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Clayton Gets Hopping With Dish Campaigns


Colorful longtime industry veteran
Joe Clayton is marking his return to International CES
as the CEO of Dish Network by introducing a pair of
marsupial-inspired set-top boxes called the Hopper
and its mini sidekick the Joey.

The new multi-room home-networking tools are
central to the subscriber-challenged satellite TV service’s
new marketing push and promise to, among
other things, allow subscribers to record and cache
all of the prime time programs from local CBS, NBC,
ABC and FOX affiliates each night between 8 and
11 p.m. and hold them for up to eight days. That way,
viewers will rarely miss a favorite major network program
again, Clayton said.

Dish has named the automatic network recording capability Primetime Anytime, and will use it as part of
a massive advertising campaign Clayton has planned
to grab eyeballs away from DirecTV, cable and telco TV

The Hopper, which uses a kangaroo as its trademark,
is a DVR and household server on steroids. It contains
2TB of internal storage capacity, three tuners, the ability
to record up to six programs at a time, and can relay
programs from the Hopper’s hard drive and tuners to
up to three remote rooms in the house.

Viewers, in effect, gain the ability to “hop from room
to room” viewing the same program on different TVs.

“We want people demanding a Hopper,” Clayton
said. “It’s fun, it’s entertainment, it’s emotional and it’s
different from what everybody else has.”

It’s smaller partner, the Joey (as in a baby kangaroo),
is actually a thin-client box that is tethered via a
MoCA coaxial cable system to the Hopper to share
live and recorded TV programs in up to three additional

The system will incorporate a new interactive program
guide that features a more ergonomic look and
feel, and provides access to programs recorded on the
Primetime Anytime service.

In addition to launching the Hopper here, Clayton is
also polishing up the Dish façade by dropping “Network”
from the brand name – it’s just Dish now on the
marketing side – introducing a new logo and amping
up a commercial advertising blitz to appeal to families.

“The new Dish is about fun and family entertainment,”
Clayton said. “It’s not about model numbers or set-top
boxes. Each member of the family can be entertained
together or with different programming playing at the
same time.”

Clayton will be appealing to potential subscribers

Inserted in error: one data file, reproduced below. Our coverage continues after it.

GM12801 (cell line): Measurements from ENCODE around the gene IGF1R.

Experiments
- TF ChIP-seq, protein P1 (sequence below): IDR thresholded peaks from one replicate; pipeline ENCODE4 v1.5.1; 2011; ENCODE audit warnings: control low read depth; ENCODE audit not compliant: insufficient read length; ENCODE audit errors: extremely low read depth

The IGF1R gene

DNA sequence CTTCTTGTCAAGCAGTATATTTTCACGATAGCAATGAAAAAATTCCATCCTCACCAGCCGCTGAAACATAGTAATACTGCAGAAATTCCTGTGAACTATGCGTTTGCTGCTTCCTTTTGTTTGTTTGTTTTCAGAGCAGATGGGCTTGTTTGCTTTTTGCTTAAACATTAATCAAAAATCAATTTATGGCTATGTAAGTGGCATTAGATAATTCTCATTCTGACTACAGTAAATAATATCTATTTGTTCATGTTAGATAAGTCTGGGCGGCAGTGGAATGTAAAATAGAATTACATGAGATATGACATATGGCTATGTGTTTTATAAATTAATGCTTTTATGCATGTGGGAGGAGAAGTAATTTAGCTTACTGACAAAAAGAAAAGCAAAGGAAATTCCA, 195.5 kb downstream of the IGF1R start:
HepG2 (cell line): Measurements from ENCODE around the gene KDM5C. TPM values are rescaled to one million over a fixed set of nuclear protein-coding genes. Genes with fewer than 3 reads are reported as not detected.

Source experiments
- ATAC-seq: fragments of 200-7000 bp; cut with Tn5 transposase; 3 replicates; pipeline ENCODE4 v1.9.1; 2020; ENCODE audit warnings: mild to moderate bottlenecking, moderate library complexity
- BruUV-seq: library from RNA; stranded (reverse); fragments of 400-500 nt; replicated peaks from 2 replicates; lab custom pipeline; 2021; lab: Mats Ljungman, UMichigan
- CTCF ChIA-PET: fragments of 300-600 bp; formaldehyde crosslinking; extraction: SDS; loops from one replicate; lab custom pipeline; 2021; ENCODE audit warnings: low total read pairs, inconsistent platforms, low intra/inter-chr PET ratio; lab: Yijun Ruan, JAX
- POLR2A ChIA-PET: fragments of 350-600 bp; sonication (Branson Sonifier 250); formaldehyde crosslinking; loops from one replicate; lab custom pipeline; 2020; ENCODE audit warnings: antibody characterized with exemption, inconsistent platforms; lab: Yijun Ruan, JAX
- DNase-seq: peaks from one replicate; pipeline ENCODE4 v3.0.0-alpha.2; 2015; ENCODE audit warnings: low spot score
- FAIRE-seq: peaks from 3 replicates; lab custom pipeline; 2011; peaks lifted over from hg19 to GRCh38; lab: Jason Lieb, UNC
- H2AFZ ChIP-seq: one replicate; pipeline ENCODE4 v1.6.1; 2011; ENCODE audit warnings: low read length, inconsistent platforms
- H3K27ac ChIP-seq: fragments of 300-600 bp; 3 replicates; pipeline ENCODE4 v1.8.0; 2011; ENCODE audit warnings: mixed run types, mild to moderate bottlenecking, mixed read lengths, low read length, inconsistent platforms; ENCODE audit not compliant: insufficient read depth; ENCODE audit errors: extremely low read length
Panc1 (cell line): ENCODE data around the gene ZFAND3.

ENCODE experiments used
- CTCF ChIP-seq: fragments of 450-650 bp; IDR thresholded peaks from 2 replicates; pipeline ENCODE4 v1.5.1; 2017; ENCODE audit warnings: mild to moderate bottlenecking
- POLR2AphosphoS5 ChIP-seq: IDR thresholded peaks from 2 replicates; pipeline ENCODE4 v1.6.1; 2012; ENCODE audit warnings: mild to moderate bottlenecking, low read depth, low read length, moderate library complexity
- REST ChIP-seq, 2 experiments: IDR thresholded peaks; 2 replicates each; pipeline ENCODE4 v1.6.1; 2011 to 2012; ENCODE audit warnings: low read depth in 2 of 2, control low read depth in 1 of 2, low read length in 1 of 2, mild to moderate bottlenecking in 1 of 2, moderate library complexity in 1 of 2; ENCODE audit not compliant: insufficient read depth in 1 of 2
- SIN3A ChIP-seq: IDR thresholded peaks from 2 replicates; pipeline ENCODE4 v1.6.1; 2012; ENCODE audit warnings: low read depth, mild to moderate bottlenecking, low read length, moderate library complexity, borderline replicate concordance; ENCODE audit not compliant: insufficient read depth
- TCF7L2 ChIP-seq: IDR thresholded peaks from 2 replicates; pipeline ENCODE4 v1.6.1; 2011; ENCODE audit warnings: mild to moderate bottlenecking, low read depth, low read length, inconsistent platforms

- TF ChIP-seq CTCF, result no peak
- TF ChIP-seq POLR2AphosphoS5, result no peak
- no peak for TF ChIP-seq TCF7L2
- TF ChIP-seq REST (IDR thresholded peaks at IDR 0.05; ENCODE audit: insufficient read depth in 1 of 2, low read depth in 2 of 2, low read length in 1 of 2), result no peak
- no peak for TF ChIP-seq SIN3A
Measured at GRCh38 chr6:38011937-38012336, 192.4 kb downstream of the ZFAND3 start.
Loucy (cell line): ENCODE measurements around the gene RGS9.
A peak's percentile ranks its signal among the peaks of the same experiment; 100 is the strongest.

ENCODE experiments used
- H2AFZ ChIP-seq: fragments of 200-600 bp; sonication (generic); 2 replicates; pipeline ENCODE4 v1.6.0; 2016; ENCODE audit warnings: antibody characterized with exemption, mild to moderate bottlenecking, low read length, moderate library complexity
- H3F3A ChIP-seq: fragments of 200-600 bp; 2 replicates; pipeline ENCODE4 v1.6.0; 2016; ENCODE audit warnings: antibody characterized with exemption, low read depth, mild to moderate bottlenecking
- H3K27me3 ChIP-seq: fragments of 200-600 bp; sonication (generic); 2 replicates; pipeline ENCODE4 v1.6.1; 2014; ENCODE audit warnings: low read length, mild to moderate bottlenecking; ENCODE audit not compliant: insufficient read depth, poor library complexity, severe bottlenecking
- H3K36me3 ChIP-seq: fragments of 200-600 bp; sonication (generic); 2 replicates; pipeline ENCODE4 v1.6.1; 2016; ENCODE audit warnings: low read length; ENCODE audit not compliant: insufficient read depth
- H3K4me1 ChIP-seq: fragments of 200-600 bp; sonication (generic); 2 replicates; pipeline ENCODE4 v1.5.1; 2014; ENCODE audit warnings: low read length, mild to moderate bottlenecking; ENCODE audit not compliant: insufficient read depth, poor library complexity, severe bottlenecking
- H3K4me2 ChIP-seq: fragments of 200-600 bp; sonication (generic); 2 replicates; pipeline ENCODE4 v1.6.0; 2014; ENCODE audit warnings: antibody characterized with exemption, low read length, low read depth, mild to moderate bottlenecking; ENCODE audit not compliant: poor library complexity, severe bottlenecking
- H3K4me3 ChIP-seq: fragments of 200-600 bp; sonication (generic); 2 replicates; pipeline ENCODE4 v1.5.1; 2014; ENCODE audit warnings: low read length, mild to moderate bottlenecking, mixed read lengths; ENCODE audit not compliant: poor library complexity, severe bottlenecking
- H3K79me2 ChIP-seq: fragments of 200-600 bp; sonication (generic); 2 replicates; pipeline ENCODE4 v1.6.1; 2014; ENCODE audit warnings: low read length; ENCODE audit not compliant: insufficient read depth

with the pitch: “more music, more magic, more memory,
more movies.”

On the music end, Clayton is leveraging his past role
as CEO of Sirius Satellite Radio to enhance and expand SiriusXM music channels available on the Dish
TV platform.

“We believe music is under served by cable TV and
DirecTV,” Clayton contended. “Today, we offer in our
higher-end packages up to 65 channels of SiriusXM
commercial-free music. We are going to expand that
virtually across our entire platform and move it from
channel 6000, where it is hidden, down to channel 99,
and when you hit 99 and then hit 61, you’ll see SiriusXM
Blue Grass come up and play, along with a picture
of the cover of the album the song comes from.”

Clayton said in addition to existing SiriusXM channels,
Dish plans to add a couple of additional music
services, hinting that “the Latino market is a growth
market in an otherwise saturated pay-TV field, so we
will be adding 15 channels to appeal to that audience.”

Dish will launch the Hopper and Joey with a promotional
campaign, starting with Blockbuster At Home.
The new effort will play off of the previous Blockbuser
Movie Pass campaign offering additional family and
children’s programming in the package.

Subscribers who sign up will receive three months
of free DVD rentals by mail, more than 40 channels
of HD programming, and more than 3,000 children’s
and family titles added to the existing library of streaming
Blockbuster on Demand movies, for a total of more
than 8,000 movies and television programs.

For those without broadband service, Dish will offer
a program called Blockbuster Unplugged, which will
download via satellite more than 500 movies at a rate
of 10 a day.

Dish will also offer a program this spring for existing
Dish subscribers who do not have a DVR-equipped
tuner decoder. This will provide an external hard drive
that will plug into legacy equipment to deliver DVR
functionality to a standalone tuner box.

To engage consumers curious about Dish service,
Clayton’s team has developed a 72-hour sampling service
of the most popular movies and TV shows, called
Dish Test Drive. This will use a downloaded app and
cloud service to provide live broadcast TV channels.

“You sign up online and we will provide Dish service
to your phone, tablet or portable PC to try out,” Clayton
said. “We believe people will get hooked on the
service, plus it is a lead generator for us.”

Dish will play up the various promotions with a new
advertising campaign leveraging national TV spots to
talk about new products and features. The ads will
center on Dish delivering more variety, more innovation
and more value.

Dish plans to tie the spots into its online efforts by
launching a redesigned website, Clayton said.